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ASA to Congress: Hold Chairman Gensler Accountable

Sends letter in advance of Financial Services Committee oversight hearing 

WASHINGTON, D.C. — Today, the American Securities Association (ASA) sent a letter to the House Financial Services Committee in advance of an oversight hearing featuring U.S. Securities and Exchange Commission (SEC) Chairman Gary Gensler’s testimony.

SEC Regulatory Agenda: For over forty rulemakings, the SEC underestimated the legal and compliance costs associated with its aggressive rulemaking agenda and recently adjusted the hourly compliance rate, an issue ASA CEO Christopher Iacovella brought to light in an op-ed published in the Washington Times.

“The sky-high cost of the SEC’s regulatory agenda is wrong even by its own estimates,” ASA CEO Chris Iacovella said. “Given the SEC’s failure to use accurate cost information in its rule proposals, the need to restore trust in our institutions, and the importance of providing the public with transparent and accurate information, this Committee should demand the Chair reopen the comment period and recalculate the cost-benefit analysis for every rule proposal that used incorrect cost estimates.”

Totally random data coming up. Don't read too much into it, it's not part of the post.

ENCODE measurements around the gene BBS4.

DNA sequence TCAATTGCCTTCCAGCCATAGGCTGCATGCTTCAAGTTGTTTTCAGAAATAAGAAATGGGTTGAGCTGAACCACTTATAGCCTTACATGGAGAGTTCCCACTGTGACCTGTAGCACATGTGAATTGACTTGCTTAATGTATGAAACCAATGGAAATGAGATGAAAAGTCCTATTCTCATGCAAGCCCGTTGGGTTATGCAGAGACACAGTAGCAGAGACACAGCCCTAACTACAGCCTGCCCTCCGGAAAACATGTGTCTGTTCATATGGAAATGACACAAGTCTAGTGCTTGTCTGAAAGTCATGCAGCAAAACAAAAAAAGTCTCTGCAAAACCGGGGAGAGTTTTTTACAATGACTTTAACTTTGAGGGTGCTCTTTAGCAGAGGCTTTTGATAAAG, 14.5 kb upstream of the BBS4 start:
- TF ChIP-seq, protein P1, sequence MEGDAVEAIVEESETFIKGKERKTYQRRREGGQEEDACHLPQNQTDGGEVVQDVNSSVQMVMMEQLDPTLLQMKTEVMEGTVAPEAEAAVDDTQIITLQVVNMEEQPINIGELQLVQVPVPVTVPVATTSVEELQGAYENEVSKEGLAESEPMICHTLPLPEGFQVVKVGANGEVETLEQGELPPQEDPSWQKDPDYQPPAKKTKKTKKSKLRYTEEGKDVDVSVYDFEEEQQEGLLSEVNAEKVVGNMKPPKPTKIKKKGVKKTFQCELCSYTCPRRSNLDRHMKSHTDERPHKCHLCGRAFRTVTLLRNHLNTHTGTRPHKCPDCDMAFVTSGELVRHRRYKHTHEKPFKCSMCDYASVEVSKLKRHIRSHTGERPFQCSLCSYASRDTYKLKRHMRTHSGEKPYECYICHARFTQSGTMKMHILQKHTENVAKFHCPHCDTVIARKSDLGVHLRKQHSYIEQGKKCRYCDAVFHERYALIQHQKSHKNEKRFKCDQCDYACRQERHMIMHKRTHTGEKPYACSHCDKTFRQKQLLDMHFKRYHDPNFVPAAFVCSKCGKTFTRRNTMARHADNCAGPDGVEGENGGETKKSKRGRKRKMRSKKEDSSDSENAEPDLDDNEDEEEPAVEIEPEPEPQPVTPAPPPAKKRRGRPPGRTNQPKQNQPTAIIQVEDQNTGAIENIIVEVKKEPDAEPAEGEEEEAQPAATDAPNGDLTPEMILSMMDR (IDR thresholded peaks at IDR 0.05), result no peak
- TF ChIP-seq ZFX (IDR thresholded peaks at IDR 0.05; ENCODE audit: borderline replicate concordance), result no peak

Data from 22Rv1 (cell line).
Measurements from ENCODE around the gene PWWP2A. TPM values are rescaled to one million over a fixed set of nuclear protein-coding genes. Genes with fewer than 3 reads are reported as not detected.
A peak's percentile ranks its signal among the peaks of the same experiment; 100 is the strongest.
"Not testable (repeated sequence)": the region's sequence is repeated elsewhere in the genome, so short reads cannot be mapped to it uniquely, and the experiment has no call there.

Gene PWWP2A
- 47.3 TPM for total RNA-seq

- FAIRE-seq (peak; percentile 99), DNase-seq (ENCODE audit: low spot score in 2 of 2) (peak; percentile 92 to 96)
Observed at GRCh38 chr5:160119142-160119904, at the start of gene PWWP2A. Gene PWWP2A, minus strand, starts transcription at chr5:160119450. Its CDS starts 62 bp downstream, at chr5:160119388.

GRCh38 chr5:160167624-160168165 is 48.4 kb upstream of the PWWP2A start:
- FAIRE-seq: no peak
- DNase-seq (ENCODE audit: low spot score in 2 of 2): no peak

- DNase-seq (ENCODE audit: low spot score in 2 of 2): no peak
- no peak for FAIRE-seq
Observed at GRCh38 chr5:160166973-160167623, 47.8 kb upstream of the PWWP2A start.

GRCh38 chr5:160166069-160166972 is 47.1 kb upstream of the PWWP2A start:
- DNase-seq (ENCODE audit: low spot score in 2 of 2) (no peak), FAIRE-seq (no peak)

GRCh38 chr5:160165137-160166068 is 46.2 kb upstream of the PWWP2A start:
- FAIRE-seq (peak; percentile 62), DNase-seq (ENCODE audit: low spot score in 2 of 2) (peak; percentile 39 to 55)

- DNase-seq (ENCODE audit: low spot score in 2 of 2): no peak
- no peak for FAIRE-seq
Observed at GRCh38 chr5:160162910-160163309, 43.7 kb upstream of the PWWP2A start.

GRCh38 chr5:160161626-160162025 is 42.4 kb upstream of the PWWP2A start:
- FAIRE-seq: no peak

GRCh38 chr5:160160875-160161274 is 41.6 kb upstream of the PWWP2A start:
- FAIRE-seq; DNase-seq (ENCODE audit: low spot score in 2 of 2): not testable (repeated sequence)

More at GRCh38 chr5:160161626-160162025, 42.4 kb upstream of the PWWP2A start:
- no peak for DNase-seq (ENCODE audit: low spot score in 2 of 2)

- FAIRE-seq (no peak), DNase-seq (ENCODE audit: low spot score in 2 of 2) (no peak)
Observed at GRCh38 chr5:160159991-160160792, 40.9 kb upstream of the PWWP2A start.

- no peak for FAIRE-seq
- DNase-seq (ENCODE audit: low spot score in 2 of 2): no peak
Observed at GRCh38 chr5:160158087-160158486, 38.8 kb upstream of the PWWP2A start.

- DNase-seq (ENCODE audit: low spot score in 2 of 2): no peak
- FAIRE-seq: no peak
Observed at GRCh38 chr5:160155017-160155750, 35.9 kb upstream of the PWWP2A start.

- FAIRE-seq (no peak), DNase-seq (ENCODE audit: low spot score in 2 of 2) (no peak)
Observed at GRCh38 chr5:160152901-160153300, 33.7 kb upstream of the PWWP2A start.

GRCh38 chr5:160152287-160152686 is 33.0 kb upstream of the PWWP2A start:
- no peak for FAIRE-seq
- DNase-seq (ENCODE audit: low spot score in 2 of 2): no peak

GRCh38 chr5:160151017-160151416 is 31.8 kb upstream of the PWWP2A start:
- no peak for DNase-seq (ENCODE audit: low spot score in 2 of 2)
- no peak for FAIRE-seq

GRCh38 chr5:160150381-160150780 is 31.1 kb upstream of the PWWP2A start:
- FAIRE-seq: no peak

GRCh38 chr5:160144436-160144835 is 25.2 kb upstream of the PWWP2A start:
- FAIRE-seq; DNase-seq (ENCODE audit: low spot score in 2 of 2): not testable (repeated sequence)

Consolidated Audit Trail (CAT): “The SEC’s collection of the personal and financial information of America’s retail investors by a database in Washington, D.C., violates the investors’ Fourth Amendment privacy rights because it forces the disclosure of their financial information, personal information, and transaction history without any evidence of wrongdoing. This committee must protect America’s retail investors and retirement savers by stopping this ill-conceived rule from taking effect,” Iacovella said.

Regulation Best Interest (Reg BI): “Any effort by the SEC to undermine Reg BI would only confuse investors, increase costs, and reduce access to financial advice for Americans. We ask this committee to prevent the SEC from engaging in a costly and confusing ideological crusade to change a rule that works,” Iacovella said.

Off-Channel Communications: “The SEC is misinterpreting the Investment Advisers Act with its recent 'sweep' of investment advisers regarding text and other off-channel communications. This represents a significant creep into the privacy of individuals employed by investment advisers and seems completely unjustified in the wake of COVID-era work practices where work-from-home and remote operations were necessary for markets to function properly,” Iacovella said.

ASA has consistently called on Congress to hold the SEC accountable to the American people and the letter highlighted other key concerns including, Congress preventing Markets in Financial Instruments Directive (MiFID II) research rules from being imported into the U.S., amending Rule 15c 2-11 which imposes equity disclosure rules on fixed income securities, how the Special Purpose Acquisition Companies (SPAC) rules can be changed without shutting down the entire market and supporting the committee’s efforts to promote capital formation.



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